There is perhaps no company in the world that will be happier to put 2019 behind them than Boeing. The aerospace giant started the year with a number of unanswered questions related to the crash of their 737 Max jet in Indonesia, along with increased competitive pressures from Airbus.
Then in March, another 737 crashed in Ethiopia, which led to a near-global grounding of the plane and subsequent safety-related delays in delivering new models.
Now, just as the company is hoping to resume plane deliveries, the inspector general for NASA has released an audit criticizing Boeing’s charges for a fixed contract to develop a ship capable of shuttling astronauts to the International Space Station. Under scrutiny is a $287 million upcharge that Boeing levied to offset potentially higher costs down the road. These costs stemmed from the company anticipating a gap in flights due to the spacecraft’s development running about two years behind schedule.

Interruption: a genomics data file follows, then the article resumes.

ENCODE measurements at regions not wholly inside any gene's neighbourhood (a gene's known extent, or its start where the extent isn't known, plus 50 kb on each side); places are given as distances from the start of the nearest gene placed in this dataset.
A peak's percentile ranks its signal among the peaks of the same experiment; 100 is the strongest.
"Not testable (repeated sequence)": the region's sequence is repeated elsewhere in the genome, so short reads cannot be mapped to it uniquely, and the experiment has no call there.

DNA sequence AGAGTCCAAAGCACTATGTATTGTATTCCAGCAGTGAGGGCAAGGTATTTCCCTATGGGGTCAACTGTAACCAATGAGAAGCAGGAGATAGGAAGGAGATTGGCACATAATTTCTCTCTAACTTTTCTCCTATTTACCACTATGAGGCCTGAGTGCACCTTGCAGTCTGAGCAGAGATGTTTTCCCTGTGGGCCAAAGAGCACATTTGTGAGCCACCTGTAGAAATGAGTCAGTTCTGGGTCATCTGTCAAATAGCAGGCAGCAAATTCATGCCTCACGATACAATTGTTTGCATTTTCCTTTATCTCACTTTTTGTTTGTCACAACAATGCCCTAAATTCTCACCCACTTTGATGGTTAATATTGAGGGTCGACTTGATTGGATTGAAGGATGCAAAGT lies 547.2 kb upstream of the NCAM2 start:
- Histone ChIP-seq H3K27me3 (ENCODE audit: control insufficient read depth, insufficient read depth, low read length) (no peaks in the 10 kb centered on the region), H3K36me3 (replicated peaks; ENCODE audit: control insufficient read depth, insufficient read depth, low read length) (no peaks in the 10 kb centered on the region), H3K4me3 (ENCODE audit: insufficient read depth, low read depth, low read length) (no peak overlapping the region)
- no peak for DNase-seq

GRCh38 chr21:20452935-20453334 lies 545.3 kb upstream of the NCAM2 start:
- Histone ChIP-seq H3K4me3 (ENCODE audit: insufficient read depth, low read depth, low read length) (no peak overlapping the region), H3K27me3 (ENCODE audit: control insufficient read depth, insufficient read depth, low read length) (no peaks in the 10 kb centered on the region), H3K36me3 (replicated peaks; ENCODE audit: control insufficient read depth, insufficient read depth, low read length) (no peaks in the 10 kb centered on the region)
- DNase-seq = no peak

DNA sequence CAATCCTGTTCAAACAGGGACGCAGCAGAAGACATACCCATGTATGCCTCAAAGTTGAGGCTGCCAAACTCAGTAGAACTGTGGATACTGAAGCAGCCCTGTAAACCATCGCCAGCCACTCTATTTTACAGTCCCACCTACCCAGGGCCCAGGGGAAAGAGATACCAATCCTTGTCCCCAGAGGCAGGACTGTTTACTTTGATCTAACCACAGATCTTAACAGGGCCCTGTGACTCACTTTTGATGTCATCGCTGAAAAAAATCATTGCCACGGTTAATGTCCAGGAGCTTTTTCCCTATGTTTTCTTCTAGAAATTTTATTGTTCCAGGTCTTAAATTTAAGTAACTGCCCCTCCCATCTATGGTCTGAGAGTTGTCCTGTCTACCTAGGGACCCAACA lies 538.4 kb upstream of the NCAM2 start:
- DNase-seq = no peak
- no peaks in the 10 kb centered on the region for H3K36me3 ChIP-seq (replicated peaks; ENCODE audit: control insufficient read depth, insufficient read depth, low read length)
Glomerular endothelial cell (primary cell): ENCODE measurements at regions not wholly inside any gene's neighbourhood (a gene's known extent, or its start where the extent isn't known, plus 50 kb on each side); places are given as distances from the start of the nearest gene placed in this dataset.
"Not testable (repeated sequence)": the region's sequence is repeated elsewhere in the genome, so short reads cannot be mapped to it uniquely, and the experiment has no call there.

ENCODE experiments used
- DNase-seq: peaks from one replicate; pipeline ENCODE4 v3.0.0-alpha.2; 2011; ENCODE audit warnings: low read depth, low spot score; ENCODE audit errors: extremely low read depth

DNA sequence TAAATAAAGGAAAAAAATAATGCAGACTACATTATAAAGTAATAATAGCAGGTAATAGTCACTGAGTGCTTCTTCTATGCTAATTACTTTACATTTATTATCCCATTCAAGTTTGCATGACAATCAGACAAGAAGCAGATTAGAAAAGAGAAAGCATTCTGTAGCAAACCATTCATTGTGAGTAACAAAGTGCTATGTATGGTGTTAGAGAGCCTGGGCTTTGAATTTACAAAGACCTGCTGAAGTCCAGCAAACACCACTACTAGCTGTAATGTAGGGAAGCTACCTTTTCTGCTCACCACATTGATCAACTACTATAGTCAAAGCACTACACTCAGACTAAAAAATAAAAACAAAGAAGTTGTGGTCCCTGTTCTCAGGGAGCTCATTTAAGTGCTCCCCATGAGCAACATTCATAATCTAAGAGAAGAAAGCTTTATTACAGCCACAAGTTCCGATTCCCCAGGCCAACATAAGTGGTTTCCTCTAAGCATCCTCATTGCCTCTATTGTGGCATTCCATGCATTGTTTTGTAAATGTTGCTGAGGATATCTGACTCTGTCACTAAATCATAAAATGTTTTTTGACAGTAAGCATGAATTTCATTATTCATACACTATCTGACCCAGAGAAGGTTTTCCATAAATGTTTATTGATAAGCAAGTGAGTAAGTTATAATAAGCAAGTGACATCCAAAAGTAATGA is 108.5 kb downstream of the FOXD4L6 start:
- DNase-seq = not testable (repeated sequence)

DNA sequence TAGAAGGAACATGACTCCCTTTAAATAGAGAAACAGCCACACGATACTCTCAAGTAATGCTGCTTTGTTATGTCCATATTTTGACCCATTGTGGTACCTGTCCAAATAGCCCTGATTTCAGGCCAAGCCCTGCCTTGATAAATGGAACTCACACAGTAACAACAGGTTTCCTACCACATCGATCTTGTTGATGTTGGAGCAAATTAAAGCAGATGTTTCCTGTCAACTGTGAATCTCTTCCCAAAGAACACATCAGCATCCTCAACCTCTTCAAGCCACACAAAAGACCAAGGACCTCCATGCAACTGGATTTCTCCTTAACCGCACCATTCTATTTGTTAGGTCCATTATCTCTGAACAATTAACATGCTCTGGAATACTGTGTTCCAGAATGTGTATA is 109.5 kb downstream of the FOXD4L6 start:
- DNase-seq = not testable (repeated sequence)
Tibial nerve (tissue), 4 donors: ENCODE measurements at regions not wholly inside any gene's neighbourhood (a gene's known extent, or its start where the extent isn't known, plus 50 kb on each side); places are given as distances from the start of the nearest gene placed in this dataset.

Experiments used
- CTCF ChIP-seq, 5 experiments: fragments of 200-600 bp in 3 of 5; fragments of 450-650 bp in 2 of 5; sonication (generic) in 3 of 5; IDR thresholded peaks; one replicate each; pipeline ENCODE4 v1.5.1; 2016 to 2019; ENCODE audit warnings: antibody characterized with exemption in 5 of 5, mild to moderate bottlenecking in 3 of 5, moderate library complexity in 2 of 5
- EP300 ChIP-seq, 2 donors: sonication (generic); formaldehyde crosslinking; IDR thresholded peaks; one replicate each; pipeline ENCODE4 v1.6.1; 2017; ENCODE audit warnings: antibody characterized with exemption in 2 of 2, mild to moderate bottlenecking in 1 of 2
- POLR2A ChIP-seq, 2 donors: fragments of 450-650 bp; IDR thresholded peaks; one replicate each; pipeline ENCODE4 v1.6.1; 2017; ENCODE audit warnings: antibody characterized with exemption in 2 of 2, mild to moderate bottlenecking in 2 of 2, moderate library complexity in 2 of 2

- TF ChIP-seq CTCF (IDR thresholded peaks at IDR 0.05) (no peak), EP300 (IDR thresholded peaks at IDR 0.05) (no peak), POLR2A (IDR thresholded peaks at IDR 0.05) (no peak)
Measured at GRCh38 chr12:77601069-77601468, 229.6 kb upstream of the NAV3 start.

Boeing has received a $4.3 billion contract as part of NASA’s Commercial Crew Program.
The auditor felt that as much as $187 million of this total was “unnecessary” because such a gap could be solved by NASA buying seats on Russian spacecraft during this stretch. Which is exactly what Boeing proposed, serving as a broker for five seats at a cost of $373 million.
The U.S. has relied on Russia for rides to the ISS since the Space Shuttle program ended in 2011.
The auditors also managed to slide in a not-so-subtle dig at Boeing by noting that SpaceX, which has a $2.5 billion contract related to the same Commercial Crew Program, was not provided an opportunity to address this potential shortage of missions, even though Elon Musk’s company had said it might be able to provide the desired craft sooner than Boeing.
NASA contested the auditor’s findings, as did Boeing, stating that its fees accounted for additional flexibility and schedule resiliency.